Iowa farmland values skyrocket, again
High commodity prices and low interest rates helped drive farmland values in Iowa to an average of $11,411 an acre, up 17 percent from 2021, when they rose 29 percent, said Iowa State University’s annual Land Value Survey.
As farmland values soar, so do fears of a price bubble
Flush with cash, farmers and investors have driven up farmland values this year at breathtaking rates — a 12 percent gain nationwide and more than 20 percent in three Farm Belt states. “Given recent experiences with fluctuations in the broader economy and prior farmland price dynamics, many market participants express concern that the rapid increase in farmland prices is a signal of a speculative bubble,” said three economists.
Farmland values rise alongside strong ag economy
Persistently strong commodity prices in the opening months of the year fueled a sharp growth in farmland values throughout the Midwest and Plains, said a Federal Reserve report on Thursday.
Biggest rise in Midwest land values in over a decade
Agricultural bankers reported a 22 percent increase in farmland values in the central Corn Belt during 2021, and they expect values to continue to rise in the opening months of this year, said the Chicago Federal Reserve Bank on Thursday.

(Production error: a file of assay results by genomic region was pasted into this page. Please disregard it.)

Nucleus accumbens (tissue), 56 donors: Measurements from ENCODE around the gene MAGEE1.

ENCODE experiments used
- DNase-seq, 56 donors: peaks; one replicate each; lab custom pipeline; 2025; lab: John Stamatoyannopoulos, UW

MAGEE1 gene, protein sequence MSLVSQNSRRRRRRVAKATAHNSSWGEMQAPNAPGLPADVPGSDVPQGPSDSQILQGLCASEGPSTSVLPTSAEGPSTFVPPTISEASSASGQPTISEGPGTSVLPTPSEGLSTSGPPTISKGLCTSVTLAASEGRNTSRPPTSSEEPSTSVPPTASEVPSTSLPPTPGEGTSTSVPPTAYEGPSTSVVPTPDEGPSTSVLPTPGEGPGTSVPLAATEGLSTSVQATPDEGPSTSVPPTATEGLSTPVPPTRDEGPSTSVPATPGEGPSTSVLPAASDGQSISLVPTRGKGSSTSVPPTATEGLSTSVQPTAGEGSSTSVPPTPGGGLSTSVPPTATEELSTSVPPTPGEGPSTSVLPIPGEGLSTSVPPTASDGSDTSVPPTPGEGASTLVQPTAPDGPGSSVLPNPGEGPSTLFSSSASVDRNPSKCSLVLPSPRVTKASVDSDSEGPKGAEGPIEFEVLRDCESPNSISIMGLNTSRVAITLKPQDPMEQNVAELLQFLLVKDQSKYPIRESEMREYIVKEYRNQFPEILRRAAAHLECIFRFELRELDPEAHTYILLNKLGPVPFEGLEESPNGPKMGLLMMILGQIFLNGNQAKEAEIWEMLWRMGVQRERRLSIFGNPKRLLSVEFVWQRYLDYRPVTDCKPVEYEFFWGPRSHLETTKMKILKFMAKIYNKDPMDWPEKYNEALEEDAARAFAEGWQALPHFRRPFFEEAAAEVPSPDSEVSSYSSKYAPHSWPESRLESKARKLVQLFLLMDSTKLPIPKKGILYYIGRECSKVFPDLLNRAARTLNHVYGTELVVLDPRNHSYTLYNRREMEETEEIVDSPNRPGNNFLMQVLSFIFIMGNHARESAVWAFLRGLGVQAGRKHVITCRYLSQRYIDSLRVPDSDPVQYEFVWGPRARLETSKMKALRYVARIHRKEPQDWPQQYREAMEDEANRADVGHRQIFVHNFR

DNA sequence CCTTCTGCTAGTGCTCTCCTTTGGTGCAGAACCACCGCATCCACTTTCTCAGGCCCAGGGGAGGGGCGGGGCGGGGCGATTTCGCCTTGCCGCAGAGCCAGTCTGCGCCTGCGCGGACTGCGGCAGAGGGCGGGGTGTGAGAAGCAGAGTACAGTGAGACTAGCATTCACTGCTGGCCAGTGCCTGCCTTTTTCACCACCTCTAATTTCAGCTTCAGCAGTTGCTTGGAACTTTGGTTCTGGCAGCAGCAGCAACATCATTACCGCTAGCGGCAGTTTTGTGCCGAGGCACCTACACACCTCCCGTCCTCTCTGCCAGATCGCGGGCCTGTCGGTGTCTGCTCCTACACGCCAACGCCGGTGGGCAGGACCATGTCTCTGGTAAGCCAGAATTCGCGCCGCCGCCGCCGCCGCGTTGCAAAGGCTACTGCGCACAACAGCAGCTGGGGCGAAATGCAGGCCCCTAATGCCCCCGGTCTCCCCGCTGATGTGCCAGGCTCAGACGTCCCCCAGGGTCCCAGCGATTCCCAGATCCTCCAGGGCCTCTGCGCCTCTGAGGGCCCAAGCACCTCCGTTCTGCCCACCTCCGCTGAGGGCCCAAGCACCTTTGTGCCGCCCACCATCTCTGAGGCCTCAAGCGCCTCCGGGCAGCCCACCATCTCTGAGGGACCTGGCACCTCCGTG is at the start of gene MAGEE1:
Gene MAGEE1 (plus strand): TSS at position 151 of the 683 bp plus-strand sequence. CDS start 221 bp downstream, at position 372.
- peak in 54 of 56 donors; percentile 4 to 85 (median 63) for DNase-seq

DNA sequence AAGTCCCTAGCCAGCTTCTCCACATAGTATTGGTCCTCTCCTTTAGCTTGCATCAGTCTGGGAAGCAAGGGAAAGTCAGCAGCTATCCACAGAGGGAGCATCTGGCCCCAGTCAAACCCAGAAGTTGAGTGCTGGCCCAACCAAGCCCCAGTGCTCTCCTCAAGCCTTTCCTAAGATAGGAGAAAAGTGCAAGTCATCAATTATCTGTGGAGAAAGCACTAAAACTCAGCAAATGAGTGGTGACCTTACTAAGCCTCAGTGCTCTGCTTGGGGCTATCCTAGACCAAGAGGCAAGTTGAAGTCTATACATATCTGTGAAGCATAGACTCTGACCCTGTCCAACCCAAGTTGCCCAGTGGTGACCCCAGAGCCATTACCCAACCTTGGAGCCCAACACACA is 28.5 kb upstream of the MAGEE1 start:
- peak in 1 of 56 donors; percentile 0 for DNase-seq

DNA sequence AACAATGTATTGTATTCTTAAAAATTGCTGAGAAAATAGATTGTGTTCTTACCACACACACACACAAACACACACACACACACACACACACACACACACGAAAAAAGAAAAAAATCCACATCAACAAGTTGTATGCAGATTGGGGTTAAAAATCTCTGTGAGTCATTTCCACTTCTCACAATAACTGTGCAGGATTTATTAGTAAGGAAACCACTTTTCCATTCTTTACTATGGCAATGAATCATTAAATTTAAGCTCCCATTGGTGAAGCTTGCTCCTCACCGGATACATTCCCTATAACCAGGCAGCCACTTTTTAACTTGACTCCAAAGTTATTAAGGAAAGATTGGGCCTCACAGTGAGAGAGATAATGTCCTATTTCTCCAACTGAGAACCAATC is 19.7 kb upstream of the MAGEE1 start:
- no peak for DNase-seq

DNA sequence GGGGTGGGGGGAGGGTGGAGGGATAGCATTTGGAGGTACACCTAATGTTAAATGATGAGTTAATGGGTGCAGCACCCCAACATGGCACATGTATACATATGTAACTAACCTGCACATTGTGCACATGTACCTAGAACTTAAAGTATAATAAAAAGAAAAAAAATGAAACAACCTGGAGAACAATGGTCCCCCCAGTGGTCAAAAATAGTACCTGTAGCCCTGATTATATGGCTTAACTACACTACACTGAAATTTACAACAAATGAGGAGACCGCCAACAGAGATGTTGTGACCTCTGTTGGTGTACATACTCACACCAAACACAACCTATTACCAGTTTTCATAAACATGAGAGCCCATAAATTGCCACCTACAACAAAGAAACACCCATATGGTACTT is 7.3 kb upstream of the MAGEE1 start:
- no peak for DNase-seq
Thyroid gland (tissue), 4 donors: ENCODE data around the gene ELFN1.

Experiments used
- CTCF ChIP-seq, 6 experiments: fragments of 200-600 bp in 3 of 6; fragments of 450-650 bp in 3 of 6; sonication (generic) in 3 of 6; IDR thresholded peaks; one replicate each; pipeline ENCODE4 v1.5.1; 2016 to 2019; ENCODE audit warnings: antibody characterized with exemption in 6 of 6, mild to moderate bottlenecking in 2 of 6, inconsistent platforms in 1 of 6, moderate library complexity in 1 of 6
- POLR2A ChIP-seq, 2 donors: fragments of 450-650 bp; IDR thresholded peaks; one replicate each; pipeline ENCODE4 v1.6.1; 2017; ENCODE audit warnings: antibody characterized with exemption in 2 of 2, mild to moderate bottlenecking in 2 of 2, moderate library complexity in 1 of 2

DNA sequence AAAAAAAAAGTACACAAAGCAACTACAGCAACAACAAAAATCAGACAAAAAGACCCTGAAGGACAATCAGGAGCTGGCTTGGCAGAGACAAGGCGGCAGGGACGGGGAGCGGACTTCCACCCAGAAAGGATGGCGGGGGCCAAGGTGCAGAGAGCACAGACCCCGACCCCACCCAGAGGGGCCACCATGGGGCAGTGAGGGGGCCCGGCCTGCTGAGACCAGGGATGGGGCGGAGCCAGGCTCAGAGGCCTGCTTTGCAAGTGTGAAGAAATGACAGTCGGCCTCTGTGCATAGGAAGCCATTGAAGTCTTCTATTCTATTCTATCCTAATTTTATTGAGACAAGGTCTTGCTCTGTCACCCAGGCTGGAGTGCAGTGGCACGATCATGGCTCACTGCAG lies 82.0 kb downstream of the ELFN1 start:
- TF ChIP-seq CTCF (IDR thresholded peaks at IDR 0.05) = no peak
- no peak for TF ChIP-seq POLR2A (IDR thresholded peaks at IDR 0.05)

Iowa farmland value zoomed by 29 percent this year
Farmland in Iowa is worth an average $9,751 an acre – the highest value since Iowa State University began the annual survey in 1941. Values skyrocketed by 29 percent this year, fueled by high commodity prices, better than expected crop yields and large pandemic relief payments, said associate professor Wendong Zhang.
Highest U.S. farm income in eight years, but headwinds in 2022
Despite the disruptions of the pandemic, U.S. farm income, a broad measure of profits, will be the highest since 2013, thanks to strong corn, soybean, wheat, broiler, cattle, and hog prices this year, said the USDA on Wednesday. "It is primarily a price story," said USDA economist Carrie Litkowski.
Cropland values soar by 15 percent in Midwest and Plains